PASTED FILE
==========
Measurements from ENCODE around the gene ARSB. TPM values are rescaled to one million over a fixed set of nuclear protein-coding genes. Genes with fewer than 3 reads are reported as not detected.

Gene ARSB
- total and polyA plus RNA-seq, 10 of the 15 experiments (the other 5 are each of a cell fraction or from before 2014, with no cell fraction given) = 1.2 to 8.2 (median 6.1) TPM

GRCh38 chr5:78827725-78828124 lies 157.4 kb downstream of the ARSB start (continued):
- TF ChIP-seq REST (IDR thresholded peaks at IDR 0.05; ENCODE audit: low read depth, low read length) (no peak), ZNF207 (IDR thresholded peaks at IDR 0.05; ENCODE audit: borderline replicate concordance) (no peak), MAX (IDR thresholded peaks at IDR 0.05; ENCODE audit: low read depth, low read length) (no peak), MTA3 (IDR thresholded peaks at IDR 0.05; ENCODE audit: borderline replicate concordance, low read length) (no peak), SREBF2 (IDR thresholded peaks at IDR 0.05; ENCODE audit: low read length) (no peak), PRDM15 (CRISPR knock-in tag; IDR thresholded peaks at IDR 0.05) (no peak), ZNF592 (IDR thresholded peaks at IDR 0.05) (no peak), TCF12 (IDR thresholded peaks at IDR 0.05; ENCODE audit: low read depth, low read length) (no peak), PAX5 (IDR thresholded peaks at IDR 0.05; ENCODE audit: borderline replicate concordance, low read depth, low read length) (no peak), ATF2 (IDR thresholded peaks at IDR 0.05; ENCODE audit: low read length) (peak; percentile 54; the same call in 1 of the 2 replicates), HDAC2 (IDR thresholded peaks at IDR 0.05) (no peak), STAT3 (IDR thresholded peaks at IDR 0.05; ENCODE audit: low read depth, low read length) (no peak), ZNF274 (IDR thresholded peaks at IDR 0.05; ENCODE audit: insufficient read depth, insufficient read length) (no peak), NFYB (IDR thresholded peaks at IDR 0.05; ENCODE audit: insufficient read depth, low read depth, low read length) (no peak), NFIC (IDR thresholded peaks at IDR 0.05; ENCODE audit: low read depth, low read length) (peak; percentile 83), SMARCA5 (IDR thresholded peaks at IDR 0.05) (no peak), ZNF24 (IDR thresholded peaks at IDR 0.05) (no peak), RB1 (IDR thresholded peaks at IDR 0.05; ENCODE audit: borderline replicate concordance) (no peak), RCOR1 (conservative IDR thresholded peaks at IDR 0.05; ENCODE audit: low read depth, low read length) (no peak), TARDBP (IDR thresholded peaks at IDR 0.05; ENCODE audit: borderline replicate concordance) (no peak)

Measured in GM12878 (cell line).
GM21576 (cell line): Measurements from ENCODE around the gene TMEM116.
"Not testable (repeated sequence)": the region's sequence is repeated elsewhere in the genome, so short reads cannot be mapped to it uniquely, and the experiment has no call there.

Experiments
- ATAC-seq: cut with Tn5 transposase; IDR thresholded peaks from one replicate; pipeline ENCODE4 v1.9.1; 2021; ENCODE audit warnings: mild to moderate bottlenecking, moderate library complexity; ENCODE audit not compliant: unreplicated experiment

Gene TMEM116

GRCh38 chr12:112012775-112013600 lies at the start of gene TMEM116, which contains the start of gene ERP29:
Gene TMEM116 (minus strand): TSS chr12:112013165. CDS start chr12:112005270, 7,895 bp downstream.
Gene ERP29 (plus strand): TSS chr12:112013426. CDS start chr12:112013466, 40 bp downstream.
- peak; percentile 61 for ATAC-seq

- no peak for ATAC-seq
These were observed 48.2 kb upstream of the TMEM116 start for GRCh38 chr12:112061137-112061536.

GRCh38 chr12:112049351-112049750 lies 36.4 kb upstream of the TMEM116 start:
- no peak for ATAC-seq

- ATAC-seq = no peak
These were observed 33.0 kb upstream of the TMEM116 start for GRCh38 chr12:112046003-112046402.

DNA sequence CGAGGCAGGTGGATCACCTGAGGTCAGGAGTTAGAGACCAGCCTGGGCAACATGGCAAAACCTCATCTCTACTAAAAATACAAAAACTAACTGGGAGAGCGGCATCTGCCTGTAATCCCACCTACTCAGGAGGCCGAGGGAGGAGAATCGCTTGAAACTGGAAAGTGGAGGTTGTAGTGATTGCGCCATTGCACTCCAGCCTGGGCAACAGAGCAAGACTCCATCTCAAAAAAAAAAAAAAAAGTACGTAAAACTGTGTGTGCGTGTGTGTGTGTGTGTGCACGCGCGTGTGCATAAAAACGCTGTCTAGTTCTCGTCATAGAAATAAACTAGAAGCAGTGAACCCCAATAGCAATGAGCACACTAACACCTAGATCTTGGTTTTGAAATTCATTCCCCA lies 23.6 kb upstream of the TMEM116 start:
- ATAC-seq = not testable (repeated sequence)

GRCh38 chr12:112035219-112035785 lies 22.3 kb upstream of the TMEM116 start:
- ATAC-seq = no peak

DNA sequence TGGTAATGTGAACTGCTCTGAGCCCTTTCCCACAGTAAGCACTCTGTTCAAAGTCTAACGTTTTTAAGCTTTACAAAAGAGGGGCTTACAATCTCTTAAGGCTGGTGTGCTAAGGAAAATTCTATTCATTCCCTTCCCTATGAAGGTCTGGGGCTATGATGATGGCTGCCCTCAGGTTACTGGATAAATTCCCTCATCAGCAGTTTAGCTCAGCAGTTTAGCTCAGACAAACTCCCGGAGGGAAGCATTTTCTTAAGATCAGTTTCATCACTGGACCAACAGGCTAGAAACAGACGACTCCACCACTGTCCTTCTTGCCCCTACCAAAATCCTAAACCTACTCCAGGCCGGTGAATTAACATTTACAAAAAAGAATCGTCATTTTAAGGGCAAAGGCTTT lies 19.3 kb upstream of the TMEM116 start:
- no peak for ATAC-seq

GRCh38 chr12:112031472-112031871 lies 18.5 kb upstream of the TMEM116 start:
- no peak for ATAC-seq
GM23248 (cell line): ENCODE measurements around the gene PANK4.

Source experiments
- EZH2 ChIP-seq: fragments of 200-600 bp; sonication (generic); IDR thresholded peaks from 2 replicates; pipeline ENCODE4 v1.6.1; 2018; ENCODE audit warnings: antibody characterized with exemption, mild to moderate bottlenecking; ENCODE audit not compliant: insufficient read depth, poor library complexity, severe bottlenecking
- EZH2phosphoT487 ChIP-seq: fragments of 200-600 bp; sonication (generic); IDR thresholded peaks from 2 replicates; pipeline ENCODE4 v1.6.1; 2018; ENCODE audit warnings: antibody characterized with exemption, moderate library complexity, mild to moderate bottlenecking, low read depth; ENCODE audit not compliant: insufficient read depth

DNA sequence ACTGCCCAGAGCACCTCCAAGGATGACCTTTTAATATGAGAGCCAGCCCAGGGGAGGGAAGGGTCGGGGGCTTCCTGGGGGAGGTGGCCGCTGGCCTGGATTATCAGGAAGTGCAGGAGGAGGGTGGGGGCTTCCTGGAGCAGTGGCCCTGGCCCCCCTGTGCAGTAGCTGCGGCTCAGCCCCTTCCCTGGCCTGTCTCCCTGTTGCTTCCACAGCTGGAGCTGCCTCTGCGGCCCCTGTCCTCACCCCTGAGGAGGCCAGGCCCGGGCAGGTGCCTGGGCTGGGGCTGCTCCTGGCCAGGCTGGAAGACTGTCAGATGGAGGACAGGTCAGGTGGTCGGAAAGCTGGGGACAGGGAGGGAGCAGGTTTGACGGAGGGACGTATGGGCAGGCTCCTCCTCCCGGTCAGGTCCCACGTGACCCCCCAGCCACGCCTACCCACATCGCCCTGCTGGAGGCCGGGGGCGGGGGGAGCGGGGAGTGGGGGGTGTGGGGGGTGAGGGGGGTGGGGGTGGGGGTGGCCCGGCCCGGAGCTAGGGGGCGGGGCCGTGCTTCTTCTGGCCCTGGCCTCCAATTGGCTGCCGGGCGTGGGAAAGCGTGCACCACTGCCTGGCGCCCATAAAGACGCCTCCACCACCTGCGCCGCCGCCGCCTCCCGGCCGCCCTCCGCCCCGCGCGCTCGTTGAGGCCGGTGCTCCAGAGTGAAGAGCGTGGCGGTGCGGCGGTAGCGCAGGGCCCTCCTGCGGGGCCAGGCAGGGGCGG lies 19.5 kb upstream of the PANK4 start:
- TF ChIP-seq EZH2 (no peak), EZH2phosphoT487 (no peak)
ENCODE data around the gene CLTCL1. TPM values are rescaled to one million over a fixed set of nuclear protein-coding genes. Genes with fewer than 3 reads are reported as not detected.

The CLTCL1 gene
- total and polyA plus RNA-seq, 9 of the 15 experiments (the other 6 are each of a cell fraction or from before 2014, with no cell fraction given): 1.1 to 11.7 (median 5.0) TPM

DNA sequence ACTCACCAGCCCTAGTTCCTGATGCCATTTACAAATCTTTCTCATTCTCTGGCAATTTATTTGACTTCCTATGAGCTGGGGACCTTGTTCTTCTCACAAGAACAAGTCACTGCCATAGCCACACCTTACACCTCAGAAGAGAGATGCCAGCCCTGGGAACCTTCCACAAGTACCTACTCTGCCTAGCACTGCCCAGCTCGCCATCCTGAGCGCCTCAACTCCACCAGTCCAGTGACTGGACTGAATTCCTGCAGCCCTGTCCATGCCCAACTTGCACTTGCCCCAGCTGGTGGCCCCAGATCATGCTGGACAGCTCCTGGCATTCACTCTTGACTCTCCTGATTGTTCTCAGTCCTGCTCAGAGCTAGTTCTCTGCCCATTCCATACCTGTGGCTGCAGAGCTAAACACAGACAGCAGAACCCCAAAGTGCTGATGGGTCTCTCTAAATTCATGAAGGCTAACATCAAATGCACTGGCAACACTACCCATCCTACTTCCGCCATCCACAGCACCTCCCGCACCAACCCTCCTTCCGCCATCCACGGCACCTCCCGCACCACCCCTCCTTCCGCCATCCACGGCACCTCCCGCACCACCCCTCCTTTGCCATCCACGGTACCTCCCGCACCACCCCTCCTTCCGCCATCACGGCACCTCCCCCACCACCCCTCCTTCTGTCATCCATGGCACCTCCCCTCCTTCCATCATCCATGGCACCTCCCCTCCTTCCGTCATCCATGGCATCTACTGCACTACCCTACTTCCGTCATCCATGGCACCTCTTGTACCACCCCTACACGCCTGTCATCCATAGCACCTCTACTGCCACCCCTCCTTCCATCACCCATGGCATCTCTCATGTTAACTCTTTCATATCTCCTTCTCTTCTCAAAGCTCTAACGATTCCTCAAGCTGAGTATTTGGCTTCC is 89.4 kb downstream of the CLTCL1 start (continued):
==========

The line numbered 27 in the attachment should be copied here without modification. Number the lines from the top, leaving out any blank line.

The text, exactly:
- no peak for ATAC-seq